Dexter Price wasn't watching the online draft tracker -- he was trying to think about anything but the fact that his name hadn't yet been called -- but his dad was keeping tabs.
And Paul Price had some good news for his son Tuesday evening, as the younger Price's name popped up as the 30th-round pick of the Arizona Diamondbacks, making the right-hander the first USC Beaufort player selected in the Major League Draft in the program's three-year history.
The feeling wasn't entirely new for Price -- the Milwaukee Brewers picked him in the 43rd round in 2008, but he elected to attend Auburn University rather than sign -- but the sensation was different. When he was a high school senior, he was fairly certain he would go to school regardless of where he was picked, but this time, he went into draft week thinking he's likely to forgo his senior season at USCB to sign a pro contract.
"It was a little more stressful this time," Price said. "The waiting was kind of hectic. ... I'm pretty relieved. I'm glad they're giving me a chance, and I'm ready to get started."
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Price transferred from Auburn to USCB last season in hopes of earning more playing time and catching scouts' eyes. After going 6-3 with a 2.39 ERA in 12 starts, the move paid off.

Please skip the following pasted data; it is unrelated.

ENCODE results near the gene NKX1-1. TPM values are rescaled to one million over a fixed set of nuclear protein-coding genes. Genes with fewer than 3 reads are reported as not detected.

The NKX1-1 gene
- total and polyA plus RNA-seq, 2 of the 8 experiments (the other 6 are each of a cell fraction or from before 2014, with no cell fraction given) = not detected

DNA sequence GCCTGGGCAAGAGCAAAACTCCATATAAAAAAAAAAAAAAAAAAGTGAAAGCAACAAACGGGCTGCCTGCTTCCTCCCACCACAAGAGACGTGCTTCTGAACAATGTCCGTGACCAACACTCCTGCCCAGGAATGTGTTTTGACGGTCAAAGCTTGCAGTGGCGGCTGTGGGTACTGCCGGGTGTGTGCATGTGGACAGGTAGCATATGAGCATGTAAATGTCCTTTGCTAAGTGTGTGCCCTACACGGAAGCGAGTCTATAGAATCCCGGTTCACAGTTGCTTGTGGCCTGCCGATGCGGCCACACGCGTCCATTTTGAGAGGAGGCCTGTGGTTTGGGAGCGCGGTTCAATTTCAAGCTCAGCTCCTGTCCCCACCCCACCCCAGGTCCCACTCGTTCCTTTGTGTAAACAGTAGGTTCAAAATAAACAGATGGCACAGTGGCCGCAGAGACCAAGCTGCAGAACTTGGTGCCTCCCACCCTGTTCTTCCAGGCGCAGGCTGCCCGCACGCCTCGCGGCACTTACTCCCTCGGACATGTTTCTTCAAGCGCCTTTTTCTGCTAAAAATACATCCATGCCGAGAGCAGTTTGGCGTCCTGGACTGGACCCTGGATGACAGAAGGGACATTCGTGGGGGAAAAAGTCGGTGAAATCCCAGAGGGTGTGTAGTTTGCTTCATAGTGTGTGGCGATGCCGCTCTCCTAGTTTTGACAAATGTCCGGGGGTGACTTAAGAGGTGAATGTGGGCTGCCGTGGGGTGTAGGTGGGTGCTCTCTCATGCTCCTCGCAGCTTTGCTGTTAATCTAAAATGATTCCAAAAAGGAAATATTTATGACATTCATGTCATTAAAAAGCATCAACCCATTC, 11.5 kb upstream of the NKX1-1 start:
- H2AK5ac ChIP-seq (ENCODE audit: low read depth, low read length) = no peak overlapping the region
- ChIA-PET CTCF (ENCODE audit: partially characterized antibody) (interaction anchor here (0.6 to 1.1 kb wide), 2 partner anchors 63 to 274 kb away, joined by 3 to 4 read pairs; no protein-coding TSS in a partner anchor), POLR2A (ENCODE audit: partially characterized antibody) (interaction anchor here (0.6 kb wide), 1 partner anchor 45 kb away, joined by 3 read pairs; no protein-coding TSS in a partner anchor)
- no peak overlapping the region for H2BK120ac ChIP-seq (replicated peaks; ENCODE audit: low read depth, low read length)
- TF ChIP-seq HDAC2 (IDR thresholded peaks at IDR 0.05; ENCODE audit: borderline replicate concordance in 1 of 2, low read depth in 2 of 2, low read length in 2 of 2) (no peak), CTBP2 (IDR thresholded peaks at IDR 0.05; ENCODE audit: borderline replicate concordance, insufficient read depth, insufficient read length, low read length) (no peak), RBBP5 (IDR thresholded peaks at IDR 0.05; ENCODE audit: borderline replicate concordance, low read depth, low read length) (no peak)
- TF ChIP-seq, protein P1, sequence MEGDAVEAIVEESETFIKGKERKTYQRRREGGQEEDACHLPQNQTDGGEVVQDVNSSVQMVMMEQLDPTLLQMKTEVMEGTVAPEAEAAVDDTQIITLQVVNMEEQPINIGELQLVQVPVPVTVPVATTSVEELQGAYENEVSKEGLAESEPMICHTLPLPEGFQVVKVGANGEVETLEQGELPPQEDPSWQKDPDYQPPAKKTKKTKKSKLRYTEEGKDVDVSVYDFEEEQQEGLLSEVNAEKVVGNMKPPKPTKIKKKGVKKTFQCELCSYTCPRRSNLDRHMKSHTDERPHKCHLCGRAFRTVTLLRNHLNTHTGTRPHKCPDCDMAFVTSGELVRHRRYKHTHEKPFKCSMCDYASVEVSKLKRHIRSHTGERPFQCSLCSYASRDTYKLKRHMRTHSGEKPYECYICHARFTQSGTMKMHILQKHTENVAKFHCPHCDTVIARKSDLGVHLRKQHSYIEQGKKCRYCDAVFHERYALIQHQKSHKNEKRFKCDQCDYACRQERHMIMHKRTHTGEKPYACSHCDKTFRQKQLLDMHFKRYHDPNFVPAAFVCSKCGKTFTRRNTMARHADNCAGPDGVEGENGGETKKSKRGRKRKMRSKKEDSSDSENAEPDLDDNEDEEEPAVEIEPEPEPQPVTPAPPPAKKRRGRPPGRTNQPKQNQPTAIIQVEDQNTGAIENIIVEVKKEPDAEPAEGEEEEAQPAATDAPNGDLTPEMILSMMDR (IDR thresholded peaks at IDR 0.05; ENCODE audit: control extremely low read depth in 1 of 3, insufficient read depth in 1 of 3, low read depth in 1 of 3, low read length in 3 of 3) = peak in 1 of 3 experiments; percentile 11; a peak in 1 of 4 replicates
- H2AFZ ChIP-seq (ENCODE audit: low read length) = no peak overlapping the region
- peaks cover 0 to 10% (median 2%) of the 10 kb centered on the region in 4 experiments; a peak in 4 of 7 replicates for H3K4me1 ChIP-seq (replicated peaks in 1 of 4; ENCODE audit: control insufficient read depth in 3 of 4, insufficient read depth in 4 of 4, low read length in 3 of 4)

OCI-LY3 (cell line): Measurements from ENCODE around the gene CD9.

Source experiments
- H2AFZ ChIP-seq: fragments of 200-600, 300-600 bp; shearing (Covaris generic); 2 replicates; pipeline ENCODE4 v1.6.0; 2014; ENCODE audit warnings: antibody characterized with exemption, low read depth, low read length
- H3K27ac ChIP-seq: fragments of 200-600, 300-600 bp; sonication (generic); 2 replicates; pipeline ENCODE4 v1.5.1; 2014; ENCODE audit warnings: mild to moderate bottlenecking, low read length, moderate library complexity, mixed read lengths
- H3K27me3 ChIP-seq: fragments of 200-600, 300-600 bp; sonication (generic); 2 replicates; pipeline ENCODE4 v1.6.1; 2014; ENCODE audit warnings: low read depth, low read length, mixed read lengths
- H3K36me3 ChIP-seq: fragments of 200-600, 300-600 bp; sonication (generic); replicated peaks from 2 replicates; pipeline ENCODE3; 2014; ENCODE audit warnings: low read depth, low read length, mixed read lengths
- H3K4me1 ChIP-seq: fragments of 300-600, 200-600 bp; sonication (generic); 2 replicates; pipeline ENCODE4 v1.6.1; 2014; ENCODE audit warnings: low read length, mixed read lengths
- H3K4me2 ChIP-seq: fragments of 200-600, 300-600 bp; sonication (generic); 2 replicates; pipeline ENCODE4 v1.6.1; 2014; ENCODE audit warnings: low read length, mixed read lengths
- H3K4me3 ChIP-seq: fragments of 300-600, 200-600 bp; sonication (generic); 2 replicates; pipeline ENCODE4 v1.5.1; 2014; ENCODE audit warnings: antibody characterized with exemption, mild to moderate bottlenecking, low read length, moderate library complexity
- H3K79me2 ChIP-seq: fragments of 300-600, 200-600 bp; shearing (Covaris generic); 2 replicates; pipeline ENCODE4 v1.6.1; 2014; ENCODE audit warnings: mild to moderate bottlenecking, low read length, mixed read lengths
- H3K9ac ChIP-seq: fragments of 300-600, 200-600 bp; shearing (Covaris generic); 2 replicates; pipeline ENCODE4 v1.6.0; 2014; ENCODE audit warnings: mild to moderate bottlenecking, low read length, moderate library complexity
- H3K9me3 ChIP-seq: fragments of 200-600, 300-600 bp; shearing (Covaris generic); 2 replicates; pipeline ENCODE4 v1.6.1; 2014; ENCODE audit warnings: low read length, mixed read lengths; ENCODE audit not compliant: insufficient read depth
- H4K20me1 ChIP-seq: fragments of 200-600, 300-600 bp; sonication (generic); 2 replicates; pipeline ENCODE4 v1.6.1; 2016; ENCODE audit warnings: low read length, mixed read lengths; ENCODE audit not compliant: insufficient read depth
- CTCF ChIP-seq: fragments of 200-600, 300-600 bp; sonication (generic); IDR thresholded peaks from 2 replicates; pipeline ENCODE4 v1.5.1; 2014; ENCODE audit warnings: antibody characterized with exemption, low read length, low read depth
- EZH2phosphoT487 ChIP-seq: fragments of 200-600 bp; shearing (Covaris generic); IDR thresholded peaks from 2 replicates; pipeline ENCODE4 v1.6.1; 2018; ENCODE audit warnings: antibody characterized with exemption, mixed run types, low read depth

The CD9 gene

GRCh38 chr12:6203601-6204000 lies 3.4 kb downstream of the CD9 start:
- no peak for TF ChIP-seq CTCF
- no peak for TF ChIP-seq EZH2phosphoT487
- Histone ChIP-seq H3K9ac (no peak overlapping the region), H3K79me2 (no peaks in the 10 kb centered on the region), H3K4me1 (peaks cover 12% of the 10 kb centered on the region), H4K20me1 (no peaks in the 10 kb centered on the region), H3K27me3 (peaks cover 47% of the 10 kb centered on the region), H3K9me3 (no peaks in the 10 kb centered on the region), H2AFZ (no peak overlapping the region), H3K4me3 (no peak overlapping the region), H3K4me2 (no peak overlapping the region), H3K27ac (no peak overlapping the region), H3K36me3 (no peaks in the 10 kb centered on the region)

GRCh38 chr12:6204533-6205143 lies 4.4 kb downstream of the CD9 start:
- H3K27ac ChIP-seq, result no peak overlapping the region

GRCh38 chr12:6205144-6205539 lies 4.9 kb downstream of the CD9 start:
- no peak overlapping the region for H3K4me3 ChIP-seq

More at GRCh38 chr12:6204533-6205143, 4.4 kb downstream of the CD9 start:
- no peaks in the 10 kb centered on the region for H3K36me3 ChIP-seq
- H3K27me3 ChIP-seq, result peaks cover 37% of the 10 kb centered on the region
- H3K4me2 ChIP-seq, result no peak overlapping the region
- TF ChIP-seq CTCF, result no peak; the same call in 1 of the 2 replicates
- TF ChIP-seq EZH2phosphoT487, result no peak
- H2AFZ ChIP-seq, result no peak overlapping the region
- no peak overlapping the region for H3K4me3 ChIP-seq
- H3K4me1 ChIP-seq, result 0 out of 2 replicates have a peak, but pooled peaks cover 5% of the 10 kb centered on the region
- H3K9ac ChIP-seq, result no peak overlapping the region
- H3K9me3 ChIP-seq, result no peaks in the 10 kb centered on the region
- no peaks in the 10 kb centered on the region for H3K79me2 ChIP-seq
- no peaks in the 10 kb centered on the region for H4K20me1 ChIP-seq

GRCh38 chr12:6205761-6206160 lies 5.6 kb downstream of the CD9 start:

"This is a great day for him and his family," USCB coach Rick Sofield said. "Anybody who gets drafted in professional baseball should be very proud of themselves. Only a small few get this opportunity, and I'm sure Dexter will do everything in his power to take advantage of this opportunity."
Seeing Price's name come off the board on the second day of the three-day draft didn't surprise Sand Sharks pitching coach Bryan Lewallyn, who expects the 6-foot-7, 220-pound Price to find success at the professional level.
"First and foremost, he passes what a lot of guys call the eye test," said Lewallyn, who was the pitching coach for the Pensacola Pelicans independent minor league team before coming to USCB last year. "When you look at him, he looks the part. Big, tall, long, arm works well, he's got a free, easy delivery. ... He's shown some arm strength, and as he physically matures and gets a little stronger, there's that potential that his velocity could increase a little bit more."
Lewallyn said Price's fastball hit 92 to 94 mph at times this season, and he also has an effective curveball. The biggest challenge for Price, Lewallyn said, is becoming more consistent with all of his pitches.
The Sand Sharks were also interested in another name that came up Tuesday -- Redan (Ga.) High School shortstop Deion Williams, a signee who was picked in the 16th round by the Washington Nationals. Williams initially signed with Georgia State but later changed his commitment to USCB, Lewallyn said, because he liked Sofield's experience with developing players as a minor league manager.
"He's a great player," Sofield said. "We knew that he was draftable. I don't know where they'll go from here."
Regardless, Sofield is confident the long-term effect of having a player and a recruit drafted will be a positive one.
"For a third-year program, I never thought for a minute that we would be where we're at on any level.
"It's a good thing for the program," he added. "There's no question about that."